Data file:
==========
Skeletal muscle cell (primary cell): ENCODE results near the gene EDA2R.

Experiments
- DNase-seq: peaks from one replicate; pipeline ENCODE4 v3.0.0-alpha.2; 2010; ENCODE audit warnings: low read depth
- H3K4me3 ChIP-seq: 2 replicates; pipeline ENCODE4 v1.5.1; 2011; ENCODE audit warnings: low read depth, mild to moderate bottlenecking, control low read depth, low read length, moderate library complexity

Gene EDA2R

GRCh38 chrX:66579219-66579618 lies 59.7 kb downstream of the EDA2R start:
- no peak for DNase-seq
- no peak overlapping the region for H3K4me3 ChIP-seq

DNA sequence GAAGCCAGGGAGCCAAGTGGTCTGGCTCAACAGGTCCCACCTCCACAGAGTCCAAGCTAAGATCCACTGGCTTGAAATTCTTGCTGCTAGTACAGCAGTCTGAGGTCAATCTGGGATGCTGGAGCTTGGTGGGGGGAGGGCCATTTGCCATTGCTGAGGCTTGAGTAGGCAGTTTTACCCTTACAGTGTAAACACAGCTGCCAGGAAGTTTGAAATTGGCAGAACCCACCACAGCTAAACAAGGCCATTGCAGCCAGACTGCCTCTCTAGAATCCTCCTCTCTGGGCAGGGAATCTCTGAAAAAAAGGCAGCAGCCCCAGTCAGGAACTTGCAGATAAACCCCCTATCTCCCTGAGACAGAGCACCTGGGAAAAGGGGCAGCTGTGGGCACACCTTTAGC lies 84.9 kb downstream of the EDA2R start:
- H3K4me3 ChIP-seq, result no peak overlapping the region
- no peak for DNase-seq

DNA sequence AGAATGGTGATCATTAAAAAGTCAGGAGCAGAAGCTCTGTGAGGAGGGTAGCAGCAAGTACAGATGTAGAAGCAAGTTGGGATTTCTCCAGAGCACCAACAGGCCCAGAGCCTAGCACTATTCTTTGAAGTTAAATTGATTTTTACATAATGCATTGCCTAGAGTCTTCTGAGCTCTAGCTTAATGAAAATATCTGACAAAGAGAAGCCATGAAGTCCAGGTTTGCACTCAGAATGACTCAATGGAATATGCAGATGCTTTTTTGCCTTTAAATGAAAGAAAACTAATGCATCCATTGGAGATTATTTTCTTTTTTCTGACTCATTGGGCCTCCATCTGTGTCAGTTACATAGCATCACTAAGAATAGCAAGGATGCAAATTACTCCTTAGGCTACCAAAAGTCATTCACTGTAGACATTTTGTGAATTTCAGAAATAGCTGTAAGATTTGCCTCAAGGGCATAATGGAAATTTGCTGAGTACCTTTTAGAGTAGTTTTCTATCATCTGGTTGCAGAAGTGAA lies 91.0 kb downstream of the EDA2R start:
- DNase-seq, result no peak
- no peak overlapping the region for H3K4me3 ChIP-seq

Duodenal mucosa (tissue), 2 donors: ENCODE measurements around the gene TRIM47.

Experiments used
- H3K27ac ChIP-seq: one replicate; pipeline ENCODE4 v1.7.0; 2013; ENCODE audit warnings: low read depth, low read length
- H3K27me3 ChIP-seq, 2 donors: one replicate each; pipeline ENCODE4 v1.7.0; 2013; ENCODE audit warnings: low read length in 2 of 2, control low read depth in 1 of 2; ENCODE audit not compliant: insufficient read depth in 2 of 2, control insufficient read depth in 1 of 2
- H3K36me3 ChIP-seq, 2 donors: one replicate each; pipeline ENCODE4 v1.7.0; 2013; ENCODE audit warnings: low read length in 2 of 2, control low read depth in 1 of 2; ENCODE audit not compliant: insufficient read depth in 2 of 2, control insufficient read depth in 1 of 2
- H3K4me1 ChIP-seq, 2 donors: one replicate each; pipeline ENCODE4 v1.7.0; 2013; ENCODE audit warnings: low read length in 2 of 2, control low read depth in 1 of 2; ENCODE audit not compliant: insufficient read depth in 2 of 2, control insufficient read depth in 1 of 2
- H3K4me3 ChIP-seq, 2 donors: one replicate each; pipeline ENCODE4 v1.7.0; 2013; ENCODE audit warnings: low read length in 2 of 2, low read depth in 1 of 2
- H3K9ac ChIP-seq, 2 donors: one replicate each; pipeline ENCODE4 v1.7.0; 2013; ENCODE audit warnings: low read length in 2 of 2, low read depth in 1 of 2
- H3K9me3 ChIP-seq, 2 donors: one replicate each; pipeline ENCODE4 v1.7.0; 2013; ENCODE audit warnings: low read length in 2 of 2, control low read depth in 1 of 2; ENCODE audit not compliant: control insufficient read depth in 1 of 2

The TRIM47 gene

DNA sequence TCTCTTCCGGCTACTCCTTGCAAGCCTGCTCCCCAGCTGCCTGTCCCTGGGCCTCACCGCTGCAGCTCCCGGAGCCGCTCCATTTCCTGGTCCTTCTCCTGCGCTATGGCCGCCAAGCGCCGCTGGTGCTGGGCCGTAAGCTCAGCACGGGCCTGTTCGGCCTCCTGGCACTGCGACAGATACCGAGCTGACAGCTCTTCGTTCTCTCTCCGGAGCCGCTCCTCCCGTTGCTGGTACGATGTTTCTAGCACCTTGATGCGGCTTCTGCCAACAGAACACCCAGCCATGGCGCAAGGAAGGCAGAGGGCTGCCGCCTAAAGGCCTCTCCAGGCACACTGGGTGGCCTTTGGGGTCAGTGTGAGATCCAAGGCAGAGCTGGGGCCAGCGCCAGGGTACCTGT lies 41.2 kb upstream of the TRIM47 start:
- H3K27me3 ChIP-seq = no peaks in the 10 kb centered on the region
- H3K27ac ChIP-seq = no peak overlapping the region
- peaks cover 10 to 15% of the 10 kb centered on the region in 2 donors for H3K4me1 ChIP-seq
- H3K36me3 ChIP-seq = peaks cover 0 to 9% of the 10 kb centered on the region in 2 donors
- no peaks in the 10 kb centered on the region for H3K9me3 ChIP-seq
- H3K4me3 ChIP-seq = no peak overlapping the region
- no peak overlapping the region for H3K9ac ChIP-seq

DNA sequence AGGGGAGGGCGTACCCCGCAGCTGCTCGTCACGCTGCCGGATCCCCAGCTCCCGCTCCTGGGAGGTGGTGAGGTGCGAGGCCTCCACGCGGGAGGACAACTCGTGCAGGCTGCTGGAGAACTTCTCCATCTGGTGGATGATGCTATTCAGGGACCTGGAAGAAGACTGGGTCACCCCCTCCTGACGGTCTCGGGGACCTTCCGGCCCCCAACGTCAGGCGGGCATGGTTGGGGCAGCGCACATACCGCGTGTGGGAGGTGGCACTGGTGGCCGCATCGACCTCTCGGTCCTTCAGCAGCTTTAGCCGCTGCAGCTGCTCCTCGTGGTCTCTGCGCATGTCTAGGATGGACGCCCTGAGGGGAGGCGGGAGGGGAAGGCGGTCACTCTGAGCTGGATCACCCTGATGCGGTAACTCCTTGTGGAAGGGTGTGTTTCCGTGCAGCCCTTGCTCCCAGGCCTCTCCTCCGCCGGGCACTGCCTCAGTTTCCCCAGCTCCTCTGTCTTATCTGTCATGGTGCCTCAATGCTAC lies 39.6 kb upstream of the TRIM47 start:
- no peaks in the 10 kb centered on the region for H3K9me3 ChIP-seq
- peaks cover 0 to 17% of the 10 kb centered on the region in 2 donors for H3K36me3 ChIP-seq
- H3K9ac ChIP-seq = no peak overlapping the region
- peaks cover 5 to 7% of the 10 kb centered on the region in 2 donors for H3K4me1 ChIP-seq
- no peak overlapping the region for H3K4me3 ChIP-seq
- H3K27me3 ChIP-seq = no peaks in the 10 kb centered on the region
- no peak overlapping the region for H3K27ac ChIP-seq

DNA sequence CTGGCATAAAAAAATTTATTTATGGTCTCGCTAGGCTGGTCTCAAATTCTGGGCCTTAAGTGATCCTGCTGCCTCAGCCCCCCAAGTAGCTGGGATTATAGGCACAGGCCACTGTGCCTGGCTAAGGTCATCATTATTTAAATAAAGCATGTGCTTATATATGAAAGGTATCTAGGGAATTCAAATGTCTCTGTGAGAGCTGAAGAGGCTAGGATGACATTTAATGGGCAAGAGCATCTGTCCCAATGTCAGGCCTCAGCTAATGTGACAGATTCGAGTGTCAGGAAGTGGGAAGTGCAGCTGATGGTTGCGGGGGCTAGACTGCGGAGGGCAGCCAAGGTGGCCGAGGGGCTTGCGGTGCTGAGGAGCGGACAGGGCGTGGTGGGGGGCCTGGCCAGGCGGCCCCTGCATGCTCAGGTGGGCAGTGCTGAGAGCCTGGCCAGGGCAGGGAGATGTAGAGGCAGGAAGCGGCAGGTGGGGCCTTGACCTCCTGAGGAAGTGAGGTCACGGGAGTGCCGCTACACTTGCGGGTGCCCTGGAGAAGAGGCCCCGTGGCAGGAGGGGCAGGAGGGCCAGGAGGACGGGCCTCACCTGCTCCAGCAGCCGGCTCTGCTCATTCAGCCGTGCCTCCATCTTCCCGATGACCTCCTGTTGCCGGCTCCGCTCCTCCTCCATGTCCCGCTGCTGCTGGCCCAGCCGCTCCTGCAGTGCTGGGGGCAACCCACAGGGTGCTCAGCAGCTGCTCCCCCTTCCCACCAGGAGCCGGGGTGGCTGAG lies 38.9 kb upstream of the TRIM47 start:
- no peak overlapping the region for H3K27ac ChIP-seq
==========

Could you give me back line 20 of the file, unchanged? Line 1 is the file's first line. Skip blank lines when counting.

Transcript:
- H3K4me1 ChIP-seq, 2 donors: one replicate each; pipeline ENCODE4 v1.7.0; 2013; ENCODE audit warnings: low read length in 2 of 2, control low read depth in 1 of 2; ENCODE audit not compliant: insufficient read depth in 2 of 2, control insufficient read depth in 1 of 2